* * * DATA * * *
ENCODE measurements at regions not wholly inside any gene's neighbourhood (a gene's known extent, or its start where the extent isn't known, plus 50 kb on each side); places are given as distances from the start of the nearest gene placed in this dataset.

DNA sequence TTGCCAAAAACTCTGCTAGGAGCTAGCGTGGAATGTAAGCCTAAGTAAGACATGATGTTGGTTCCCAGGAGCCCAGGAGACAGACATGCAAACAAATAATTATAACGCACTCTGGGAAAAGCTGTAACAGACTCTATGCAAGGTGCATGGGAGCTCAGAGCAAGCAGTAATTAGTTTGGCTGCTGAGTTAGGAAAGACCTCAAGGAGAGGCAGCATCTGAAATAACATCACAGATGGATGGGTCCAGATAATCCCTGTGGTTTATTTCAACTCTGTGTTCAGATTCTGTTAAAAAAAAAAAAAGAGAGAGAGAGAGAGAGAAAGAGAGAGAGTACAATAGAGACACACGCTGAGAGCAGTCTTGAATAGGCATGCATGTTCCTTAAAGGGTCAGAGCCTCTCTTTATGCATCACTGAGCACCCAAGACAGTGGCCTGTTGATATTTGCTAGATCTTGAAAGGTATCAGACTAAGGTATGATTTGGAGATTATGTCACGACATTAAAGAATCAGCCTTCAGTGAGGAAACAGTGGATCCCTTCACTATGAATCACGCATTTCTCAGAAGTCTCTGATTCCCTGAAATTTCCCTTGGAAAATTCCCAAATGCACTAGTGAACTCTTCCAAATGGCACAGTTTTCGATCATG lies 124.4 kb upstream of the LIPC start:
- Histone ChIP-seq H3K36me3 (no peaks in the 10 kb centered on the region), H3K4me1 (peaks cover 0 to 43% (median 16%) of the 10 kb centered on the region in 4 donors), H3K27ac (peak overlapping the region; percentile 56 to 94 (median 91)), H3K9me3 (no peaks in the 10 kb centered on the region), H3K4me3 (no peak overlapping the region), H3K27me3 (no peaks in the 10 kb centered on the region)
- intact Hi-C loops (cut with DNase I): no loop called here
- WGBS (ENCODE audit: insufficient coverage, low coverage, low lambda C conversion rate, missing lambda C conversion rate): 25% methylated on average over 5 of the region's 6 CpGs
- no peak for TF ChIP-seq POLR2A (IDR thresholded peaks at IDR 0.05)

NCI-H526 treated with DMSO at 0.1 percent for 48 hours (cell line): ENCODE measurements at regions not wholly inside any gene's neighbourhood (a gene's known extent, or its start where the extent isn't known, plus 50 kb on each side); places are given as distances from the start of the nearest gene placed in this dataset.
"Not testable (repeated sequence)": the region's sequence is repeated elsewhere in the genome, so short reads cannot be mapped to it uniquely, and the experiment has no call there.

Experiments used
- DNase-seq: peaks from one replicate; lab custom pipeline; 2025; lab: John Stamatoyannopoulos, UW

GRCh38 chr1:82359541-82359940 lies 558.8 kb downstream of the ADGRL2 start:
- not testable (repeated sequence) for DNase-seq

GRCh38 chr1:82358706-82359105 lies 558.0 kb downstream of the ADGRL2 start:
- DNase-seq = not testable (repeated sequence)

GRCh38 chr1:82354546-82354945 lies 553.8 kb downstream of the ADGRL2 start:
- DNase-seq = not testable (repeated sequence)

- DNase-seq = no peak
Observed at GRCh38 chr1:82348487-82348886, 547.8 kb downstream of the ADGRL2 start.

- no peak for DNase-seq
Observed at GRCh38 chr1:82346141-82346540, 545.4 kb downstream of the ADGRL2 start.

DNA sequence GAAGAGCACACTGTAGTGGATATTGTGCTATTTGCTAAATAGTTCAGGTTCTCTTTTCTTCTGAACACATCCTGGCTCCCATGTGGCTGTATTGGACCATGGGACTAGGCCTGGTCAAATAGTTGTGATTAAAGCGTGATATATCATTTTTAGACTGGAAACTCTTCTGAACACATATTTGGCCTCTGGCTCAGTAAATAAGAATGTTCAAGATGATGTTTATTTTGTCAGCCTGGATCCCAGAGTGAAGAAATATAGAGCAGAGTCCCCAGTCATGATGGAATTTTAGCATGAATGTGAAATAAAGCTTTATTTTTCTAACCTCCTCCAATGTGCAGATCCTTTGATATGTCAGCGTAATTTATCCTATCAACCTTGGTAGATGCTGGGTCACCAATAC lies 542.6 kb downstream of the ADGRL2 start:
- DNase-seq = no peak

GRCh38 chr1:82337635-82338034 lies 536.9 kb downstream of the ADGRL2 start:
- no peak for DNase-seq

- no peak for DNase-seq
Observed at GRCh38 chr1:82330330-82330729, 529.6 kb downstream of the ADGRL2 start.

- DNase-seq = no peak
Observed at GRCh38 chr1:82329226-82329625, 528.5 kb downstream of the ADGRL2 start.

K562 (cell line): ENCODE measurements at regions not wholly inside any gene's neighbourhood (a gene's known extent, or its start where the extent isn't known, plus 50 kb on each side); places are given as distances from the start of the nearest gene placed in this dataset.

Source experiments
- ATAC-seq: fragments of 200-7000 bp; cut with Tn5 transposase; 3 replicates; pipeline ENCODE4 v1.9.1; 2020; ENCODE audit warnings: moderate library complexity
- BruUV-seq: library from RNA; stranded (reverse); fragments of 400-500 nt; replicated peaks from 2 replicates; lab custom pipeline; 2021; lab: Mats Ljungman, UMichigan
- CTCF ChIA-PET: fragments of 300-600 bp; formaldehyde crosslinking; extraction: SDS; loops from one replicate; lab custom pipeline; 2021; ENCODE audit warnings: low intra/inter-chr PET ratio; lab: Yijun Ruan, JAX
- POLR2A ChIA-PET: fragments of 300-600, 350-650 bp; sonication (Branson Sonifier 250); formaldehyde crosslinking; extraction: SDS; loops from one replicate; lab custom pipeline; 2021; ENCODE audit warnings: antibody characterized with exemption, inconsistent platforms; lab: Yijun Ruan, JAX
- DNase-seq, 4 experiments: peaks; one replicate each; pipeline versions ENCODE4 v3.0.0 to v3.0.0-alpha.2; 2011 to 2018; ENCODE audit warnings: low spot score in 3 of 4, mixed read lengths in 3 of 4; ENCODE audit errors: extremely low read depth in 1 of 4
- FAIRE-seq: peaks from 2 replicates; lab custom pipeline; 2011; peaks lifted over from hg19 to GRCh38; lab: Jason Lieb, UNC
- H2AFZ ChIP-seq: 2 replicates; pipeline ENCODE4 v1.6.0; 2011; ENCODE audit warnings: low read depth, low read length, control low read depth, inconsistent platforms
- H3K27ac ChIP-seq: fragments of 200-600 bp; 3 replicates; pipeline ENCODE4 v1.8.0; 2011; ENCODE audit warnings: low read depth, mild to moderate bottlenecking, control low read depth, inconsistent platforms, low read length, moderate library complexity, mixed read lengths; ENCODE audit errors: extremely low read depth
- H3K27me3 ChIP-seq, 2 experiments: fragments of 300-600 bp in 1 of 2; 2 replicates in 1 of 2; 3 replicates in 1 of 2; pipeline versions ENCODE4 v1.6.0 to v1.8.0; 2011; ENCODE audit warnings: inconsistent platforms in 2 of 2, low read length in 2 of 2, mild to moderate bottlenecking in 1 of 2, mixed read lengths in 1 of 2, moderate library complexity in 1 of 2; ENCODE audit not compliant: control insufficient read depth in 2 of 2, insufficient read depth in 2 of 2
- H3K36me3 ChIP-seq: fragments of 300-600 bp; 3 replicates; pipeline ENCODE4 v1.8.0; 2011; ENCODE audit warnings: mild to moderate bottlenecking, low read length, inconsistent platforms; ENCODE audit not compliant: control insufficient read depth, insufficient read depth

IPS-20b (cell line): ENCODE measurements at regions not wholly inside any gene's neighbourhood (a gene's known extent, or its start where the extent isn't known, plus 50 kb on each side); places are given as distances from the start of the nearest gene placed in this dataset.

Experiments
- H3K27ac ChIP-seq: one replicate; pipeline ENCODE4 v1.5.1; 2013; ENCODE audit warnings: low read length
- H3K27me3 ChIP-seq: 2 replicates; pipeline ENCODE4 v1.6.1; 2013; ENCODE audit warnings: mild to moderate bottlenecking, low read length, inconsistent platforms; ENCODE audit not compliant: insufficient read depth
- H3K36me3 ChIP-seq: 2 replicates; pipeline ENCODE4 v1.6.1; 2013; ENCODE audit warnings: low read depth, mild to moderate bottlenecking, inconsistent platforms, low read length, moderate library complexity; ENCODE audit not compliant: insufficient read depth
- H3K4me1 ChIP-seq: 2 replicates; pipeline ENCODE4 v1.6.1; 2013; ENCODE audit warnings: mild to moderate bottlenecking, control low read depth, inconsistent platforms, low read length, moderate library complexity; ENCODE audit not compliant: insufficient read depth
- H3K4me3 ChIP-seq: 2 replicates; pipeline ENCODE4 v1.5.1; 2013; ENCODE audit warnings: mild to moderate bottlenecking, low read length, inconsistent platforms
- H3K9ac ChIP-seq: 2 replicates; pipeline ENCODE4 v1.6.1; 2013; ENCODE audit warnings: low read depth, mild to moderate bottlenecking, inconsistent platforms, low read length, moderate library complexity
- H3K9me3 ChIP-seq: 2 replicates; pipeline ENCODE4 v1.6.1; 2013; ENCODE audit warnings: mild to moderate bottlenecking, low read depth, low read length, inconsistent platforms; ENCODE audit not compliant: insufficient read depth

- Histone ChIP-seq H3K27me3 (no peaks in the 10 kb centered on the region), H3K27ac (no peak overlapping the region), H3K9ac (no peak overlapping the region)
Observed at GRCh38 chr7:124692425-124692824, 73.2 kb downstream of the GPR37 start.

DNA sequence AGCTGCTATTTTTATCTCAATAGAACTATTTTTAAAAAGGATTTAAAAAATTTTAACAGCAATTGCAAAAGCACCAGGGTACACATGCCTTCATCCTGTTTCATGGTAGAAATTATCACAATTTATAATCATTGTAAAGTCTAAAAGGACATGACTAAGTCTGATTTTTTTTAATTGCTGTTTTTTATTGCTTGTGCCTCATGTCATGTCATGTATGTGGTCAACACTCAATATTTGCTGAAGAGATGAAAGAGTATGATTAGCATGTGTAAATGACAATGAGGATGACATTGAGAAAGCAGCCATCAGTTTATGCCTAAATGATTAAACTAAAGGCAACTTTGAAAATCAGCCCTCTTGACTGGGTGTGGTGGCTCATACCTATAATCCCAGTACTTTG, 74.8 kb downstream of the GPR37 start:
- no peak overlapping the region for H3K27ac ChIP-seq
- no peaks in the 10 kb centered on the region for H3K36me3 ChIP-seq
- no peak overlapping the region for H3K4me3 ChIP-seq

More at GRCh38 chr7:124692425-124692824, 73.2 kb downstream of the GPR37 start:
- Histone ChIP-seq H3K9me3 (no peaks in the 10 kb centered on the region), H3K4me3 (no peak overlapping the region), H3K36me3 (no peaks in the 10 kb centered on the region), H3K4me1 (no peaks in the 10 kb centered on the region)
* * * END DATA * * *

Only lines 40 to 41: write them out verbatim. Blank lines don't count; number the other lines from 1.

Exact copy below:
- H3K36me3 ChIP-seq: fragments of 300-600 bp; 3 replicates; pipeline ENCODE4 v1.8.0; 2011; ENCODE audit warnings: mild to moderate bottlenecking, low read length, inconsistent platforms; ENCODE audit not compliant: control insufficient read depth, insufficient read depth

IPS-20b (cell line): ENCODE measurements at regions not wholly inside any gene's neighbourhood (a gene's known extent, or its start where the extent isn't known, plus 50 kb on each side); places are given as distances from the start of the nearest gene placed in this dataset.